When the Apostle Paul died, not a single Gospel had yet been written, and at the time of his death none of the Pauline letters were regarded as anything more than what they were – treasured letters from a revered Christian leader. These letters certainly had not received in Paul’s lifetime the status of Scripture. Paul was too controversial a person for that. One has only to read Galations to see that Paul was in great tension with both Peter and the leaders of the Jerusalem church and to know, therefore, that his words could not have been thought of as “Bible,” much less inerrant. The Book of Acts, written some twenty to twenty-five years after Paul’s death, still bristles with accounts of this tension.

It seems strange that Paul never mentions in his letters the narrative of the road to Damascus. He never spoke of Ananias, whom Acts claims to have been instrumental in Paul’s baptism. It was the second century before either Paul or Acts would begin to be thought of as Bible.

Paul was not an eyewitness to the life and crucifixion of Jesus. Since Paul could not possibly write about that which he had neither seen nor heard, he had to write about what he had been told, and what he had experienced in those days after the events of the first Easter.

The theory of divine inspiration has been developed to counter any threat to inerrancy. The divine inspiration theory suggests that the human scribes wrote as they were directed to write by the Holy Spirit. Whatever disharmony might be discovered to exist in the total text is then blamed on the humanity of the scribe, thus leaving intact the inerrancy of the ultimate source of the word of God. It is not normally employed unless the fundamentalist’s back is up against the wall.

For many people a literal interpretation of the Bible means numerous problems. It offers a God that they cannot respect, much less worship; a deity who is simply not viable, and what the mind cannot believe the heart cannot adore.

Jesus said in Luke 24:44 that all things must be fulfilled which were written in the Law of Moses. Just because Jesus said this does not necessarily mean that He agreed with or approved of it all.

I have gone through Exodus and Leviticus and found many scriptures beginning with "The Lord says". A large portion of both books is Moses saying "The Lord says...", followed by whatever he wrote.

Moses instituted a system of government. In Joshua 23:6 we are told to do everything that is written by Moses.

Some of the things Moses says that "The Lord says"....from the Old Testament.

Exodus

- instructing Moses regarding the rod being turned into the serpent

- all instructions for the wilderness

- all instructions in dealing with Pharaoh

- instructions to Moses regarding Aaron

- Moses said that the Lord said that He (the Lord) brought all the plagues on Egypt

- all instructions regarding the Passover

- Exodus 25:(5 is animals)

- what the Israelites must offer - Exodus 29

- burnt offerings (starts commanding at chapter 25)

- all instructions in Exodus including the Ten Commandments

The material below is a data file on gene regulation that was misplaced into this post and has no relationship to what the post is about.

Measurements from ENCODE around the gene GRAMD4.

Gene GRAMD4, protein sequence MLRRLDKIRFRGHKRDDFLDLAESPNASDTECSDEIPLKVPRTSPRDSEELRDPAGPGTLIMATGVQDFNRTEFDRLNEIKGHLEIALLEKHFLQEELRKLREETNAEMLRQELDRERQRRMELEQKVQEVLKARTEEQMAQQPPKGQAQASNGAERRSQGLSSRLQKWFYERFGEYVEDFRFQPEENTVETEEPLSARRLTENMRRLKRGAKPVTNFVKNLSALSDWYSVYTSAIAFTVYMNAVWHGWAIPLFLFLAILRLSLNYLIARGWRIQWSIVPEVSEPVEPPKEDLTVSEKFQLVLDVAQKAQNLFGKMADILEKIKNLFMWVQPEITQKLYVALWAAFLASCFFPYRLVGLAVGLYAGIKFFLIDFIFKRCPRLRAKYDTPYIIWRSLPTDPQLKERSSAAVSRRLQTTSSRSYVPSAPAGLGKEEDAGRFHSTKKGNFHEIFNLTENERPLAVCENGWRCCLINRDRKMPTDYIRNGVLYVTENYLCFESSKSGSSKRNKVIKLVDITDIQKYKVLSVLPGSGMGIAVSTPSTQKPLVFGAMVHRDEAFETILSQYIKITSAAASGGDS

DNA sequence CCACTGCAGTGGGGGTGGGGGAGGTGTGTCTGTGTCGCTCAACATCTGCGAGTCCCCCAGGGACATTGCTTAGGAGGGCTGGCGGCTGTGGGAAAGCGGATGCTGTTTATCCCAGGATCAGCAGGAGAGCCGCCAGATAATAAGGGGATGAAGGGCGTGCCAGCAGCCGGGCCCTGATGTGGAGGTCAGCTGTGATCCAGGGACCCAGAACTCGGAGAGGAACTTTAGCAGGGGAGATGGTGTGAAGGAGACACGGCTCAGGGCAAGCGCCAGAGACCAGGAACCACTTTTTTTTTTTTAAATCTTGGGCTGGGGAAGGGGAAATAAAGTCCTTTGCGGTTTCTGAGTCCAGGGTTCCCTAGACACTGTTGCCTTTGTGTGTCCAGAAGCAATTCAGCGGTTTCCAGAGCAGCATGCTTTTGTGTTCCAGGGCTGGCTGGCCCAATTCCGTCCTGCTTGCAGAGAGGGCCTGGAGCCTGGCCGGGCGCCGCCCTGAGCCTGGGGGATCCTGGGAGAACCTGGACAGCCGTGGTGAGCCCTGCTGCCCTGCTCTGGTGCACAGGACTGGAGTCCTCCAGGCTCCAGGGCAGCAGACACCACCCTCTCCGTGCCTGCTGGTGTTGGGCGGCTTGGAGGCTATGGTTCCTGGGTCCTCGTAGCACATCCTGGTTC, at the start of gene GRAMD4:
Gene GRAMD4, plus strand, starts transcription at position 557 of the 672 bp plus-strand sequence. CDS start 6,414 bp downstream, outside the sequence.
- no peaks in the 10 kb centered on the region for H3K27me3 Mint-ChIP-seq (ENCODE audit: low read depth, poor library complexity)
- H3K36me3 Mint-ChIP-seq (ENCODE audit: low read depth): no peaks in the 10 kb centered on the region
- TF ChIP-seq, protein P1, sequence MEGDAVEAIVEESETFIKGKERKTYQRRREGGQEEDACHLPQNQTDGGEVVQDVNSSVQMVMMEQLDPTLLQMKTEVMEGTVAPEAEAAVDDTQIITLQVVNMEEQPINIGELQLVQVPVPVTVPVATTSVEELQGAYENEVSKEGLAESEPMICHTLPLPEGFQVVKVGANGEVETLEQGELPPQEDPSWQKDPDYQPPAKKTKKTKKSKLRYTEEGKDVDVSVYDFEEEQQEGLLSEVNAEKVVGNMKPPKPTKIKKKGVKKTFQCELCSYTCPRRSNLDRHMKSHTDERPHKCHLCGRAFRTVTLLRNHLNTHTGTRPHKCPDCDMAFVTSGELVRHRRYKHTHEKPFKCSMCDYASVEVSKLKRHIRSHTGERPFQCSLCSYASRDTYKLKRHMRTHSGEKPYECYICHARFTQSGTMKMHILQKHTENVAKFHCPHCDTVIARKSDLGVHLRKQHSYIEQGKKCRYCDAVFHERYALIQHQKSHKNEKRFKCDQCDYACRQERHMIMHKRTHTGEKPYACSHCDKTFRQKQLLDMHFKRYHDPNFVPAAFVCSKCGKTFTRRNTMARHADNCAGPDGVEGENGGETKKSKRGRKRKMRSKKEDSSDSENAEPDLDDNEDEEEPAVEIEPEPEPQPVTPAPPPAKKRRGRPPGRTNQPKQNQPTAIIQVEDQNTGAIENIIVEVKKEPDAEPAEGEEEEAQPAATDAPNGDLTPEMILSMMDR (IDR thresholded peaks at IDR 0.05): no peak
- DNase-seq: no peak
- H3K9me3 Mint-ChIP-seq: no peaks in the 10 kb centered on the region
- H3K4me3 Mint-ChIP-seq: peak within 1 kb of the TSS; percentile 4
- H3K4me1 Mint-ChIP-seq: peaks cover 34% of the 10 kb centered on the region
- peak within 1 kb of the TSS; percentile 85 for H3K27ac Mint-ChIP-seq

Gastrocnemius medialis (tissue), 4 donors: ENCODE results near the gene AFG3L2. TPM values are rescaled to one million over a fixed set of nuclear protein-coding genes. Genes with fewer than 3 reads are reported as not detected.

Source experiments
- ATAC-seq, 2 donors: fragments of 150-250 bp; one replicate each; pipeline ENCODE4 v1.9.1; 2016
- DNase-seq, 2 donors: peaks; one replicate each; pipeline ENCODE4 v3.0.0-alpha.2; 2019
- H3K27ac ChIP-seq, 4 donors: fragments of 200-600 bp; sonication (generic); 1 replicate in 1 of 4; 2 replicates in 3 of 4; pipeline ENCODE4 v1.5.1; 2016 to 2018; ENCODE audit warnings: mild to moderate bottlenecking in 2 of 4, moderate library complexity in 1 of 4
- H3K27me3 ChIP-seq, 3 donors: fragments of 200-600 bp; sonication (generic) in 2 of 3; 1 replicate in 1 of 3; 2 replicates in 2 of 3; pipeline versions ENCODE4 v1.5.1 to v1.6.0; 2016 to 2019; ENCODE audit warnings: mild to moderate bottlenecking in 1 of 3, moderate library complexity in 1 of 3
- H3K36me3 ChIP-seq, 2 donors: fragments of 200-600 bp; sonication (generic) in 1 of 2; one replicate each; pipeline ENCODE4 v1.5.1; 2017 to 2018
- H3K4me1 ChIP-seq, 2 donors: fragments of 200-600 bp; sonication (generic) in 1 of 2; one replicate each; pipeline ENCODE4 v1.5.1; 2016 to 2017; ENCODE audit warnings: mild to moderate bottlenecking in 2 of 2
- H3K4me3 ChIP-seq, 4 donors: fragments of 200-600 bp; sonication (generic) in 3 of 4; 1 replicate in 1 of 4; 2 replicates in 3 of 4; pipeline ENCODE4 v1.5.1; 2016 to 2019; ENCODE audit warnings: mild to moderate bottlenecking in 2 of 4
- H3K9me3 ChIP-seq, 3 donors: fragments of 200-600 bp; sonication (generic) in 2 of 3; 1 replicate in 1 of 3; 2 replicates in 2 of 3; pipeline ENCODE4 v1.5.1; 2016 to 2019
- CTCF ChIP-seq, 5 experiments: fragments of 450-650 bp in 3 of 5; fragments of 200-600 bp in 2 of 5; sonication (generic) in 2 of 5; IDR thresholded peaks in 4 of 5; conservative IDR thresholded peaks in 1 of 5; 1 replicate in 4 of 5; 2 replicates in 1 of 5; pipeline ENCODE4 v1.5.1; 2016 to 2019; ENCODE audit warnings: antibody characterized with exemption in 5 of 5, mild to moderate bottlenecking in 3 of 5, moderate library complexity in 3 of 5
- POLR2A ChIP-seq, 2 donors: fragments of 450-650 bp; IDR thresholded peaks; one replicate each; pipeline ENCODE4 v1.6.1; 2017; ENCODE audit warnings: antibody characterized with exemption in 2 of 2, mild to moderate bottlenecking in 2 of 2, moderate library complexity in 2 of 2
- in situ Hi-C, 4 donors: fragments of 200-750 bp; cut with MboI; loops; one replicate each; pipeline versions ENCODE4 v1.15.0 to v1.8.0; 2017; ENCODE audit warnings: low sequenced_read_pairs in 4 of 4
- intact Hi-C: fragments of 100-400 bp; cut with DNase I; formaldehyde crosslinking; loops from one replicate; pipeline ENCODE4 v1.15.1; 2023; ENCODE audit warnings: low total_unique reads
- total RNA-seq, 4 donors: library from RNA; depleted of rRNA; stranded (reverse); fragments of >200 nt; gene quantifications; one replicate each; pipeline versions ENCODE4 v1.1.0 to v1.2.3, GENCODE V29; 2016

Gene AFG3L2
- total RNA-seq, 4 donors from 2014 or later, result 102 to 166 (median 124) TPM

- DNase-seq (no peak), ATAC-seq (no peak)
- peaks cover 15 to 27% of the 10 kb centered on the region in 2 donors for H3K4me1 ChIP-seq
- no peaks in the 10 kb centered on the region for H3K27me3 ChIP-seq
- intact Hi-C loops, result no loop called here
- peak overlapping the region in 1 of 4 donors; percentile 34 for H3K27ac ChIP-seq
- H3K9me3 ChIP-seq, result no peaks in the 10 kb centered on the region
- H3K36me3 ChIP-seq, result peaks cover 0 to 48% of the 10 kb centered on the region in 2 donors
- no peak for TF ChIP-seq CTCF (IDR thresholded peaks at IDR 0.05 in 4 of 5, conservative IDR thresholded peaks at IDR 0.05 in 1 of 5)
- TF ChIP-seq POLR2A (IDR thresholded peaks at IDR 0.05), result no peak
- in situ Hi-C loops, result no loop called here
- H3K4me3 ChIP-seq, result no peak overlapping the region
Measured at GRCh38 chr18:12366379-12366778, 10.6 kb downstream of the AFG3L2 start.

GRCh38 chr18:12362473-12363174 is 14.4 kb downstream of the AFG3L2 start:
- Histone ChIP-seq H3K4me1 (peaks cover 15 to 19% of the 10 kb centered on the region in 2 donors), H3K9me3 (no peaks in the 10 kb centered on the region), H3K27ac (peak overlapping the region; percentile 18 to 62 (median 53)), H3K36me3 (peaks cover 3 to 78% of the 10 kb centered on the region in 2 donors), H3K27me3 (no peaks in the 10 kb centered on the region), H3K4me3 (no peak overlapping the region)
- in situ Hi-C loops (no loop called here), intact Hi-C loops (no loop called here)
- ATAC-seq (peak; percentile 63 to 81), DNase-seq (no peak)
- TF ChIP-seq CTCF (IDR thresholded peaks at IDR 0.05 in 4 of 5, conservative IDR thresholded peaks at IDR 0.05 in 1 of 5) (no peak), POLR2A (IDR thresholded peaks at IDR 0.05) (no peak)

- all laws regarding men servants, women servants, theft, damage, trespasses, borrowing, witchcraft, idolatry, fornication, for the making of the tabernacle, the alters for burnt offerings, the ephod, the Urim &Thummin, the sacrifice and ceremonies of consecrating the priests, the alter of incense, the holy anointing oil, the composition of the perfume

- instructions regarding the Sabbath - chapter 36-39 is Moses, Bezaleel, and Aholiab doing things

- does not say "The Lord says".

Leviticus

- what animals may/may not be eaten

- purification of women after childbirth

- laws discerning leprosy etc. cleanness issues

- of the blood, eating of blood forbidden etc.

- unlawful marriage, lusts

- of cursing parents

- going to wizards

- rules for priests

- feasts of the Lord, the Sabbath, Passover, Day of Atonement

- of the 7th year, and of the jubilee

- of idolatry

- of religiousness

- of vows

- of the Lords' firstlings

- of tithes

So if what E. D. Buckner says is true then ALL the above things either never happened, were really not approved of the Lord, or maybe He approved of only some of the things.

By these listed it seems God allows meat eating; what meats may and may not be eaten. Please see my article entitled “Does God Want Us To Eat Meat?” http://www.all-creatures.org/articles/ar-doesgodwant.html

We allow our kids to do stuff by saying they may, even if sometimes we wish they wouldn’t. He never did say they must eat flesh anywhere. At least we aren’t commanded to eat flesh, but were we commanded to sacrifice animals? NO, but Jesus did allow it in Matthew 5:23 where He says that when you bring your gift to the alter that you must not have ought against your brother.

Some of Jesus’ teachings from the New Testament

The whole Truth did not come until Jesus came and did away with the Law. John 1:17

Jesus changed the customs which Moses delivered. Acts 6:14

Love – is the fulfilling of the Law! Romans 13:10

If love is the fulfilling of the Law, then the Law must not have been loving. If it wasn’t loving, then how could it have been of God?

Jesus broke the Law of Moses in many ways. He healed on the Sabbath. He did away with sacrifice, the eye for an eye, tooth for a tooth, stoning for adultery etc. In other words, He didn’t like these laws. Matthew 19:8 tells us that there were some things that Moses permitted that were not God’s ways in the beginning. Here are some more things that were Law in the Old Testament that when Jesus came He did away with, or changed.

1) Not only shall we be in danger of judgment if we kill, but even being angry with our brother without a cause shall we be in danger of judgment. Matthew 5:21,22.